By Darren Coyne
Page MP Kevin Hogan admits the federal government’s handling of the federal budget has been appalling.
‘Our message on this budget has been atrocious. The clarity of the message very messy,’ he told Echonetdaily.
‘People do have issues. Pensioners are concerned and they have come to me anxious and fearful,’ he said.
But Mr Hogan says that once told that measures such as raising the pension age to 70 will not kick in for 20 years, most go away relieved.
He maintains that the Liberal/National Party coalition was tasked with the job of ‘budget repair’ and had delivered on that commitment.
And while some were unhappy, there were also positives contained in the austere measures announced by treasurer Joe Hockey.
‘If you’re making the right decision and doing what’s right over time then things will work out. If you’re doing what’s popular then you could get into trouble,’ he said.
Mr Hogan said the main issue facing the region was to strengthen the economy.
‘We want and need economic growth and small businesses to thrive because we want continued job creation… that’s the big focus,’ he said.
He said local councils such as Kyogle and Clarence Valley had been very positive about the federal government’s 50/50 commitment to repair bridges.
He said the main aim of toughening up unemployment benefits entitlements was to motivate people into the workforce.
‘We want everyone under 30 to have a job or learning. We want them to be motivated and optimistic and that’s what it’s all geared around,’ he said.
That would be achieved with ‘green army’ projects, which would provide certificates along the way to participants taking part in projects such as regeneration.
For those not on such schemes, Mr Hogan said, the Government’s new HECs style loan scheme for people training for apprenticeships would also help.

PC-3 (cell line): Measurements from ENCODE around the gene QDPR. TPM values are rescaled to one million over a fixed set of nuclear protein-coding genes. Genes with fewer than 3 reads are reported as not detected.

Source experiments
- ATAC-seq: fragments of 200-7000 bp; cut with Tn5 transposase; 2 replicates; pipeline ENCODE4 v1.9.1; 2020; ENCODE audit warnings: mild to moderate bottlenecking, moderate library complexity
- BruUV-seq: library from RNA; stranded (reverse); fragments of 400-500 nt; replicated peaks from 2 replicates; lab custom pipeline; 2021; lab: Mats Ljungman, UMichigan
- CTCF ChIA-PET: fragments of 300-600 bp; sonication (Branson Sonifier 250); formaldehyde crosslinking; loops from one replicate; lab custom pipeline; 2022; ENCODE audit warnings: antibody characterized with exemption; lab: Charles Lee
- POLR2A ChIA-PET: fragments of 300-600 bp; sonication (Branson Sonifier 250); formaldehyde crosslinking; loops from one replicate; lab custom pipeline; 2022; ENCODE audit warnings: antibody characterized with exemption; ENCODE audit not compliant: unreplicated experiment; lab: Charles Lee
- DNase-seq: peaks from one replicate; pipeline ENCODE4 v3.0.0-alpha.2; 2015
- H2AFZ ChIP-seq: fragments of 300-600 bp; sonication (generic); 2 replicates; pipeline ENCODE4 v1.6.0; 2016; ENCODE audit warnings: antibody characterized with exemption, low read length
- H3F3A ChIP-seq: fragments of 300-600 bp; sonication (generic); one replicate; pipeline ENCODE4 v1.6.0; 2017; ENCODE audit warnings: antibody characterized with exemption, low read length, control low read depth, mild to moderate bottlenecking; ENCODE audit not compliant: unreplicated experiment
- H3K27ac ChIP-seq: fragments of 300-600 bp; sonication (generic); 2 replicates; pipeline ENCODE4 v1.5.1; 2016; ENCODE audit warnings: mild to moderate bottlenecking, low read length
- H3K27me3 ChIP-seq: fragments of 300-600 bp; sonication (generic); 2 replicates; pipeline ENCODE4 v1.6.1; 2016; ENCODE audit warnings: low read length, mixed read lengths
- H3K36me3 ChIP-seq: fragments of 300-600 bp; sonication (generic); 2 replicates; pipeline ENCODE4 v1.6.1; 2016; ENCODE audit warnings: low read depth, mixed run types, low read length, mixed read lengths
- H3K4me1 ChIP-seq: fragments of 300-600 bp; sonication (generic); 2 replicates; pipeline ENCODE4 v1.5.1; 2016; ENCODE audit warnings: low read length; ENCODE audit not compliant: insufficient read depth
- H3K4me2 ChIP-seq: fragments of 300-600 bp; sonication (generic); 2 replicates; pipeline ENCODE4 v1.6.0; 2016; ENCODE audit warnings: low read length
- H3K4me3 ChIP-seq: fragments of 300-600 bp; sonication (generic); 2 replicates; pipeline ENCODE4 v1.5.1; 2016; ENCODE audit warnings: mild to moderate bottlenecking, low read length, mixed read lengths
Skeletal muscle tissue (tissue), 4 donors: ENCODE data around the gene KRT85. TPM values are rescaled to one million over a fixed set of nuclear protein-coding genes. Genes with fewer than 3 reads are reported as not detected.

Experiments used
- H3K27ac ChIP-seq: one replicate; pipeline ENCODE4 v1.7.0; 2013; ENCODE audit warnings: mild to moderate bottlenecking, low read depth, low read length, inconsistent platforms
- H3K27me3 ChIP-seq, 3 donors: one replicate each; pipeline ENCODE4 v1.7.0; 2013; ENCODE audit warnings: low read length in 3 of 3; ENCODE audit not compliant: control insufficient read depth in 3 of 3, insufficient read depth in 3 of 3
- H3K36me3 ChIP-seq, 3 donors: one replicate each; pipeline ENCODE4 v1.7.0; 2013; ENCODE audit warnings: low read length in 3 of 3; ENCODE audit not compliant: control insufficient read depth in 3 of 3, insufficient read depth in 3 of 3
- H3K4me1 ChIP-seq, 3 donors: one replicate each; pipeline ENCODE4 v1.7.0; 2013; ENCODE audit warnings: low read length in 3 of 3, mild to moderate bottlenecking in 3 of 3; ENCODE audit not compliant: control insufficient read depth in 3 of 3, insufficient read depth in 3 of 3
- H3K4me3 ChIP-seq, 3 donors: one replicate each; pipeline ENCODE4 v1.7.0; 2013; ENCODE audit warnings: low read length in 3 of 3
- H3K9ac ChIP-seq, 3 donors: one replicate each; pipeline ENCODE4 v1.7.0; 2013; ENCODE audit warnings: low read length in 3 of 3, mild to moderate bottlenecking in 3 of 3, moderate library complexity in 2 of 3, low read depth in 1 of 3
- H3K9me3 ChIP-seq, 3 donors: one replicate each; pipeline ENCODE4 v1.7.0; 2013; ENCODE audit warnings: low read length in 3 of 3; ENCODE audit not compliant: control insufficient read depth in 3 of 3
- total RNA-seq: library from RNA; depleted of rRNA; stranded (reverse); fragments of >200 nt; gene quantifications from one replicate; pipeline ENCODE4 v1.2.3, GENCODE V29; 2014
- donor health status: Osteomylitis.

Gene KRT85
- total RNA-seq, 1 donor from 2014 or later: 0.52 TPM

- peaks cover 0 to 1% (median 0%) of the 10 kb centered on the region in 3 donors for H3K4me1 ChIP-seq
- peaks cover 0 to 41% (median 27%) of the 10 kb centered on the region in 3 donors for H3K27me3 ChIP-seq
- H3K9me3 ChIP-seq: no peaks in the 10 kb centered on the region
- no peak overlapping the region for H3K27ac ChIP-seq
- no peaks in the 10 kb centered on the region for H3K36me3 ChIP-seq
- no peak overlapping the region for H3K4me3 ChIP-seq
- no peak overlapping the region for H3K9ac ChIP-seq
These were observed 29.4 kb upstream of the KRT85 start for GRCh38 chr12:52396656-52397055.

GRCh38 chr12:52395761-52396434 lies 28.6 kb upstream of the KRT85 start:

‘Another plus is that local councils will have more money under the Roads to Recovery program because that’s increasing and I’m very pleased about that’, he said.
‘The budget was great for infrastructure for Page and I suppose the biggest promise we took to the election with regards to infrastructure for our region was the $7 billion Pacific Highway project.
‘Eighty per cent of that is federal money so that’s been quarantined,’ he said.
He also rejected suggestions that $80 million cuts to education and health would be detrimental.
‘Our spend on education will go up every year, just not as fast as some people would like,’ he said.
‘The same with health … there will be more money spent on health each year.’
And while the Government has copped plenty of criticism for introducing new levies and charges, he dismissed suggestions that the Coalition had lied.
“There’s been a lot of language used around that but taxes overall are down’, he said.
“Governments sometimes have to make unpopular decisions.’
Mr Hogan said he remained committed to opposing gas mining in the region, and welcomed yesterday’s decision by the Ballina Shire Council to write to NSW premier Mike Baird requesting that the region be declared gasfields free.
‘This electorate is not suitable for coal seam gas mining. It requires very industrialised infrastructure and is very invasive,’ he said.
He said such mining would lead to a loss of property values, with the potential to impact on water quality and prime agricultural land.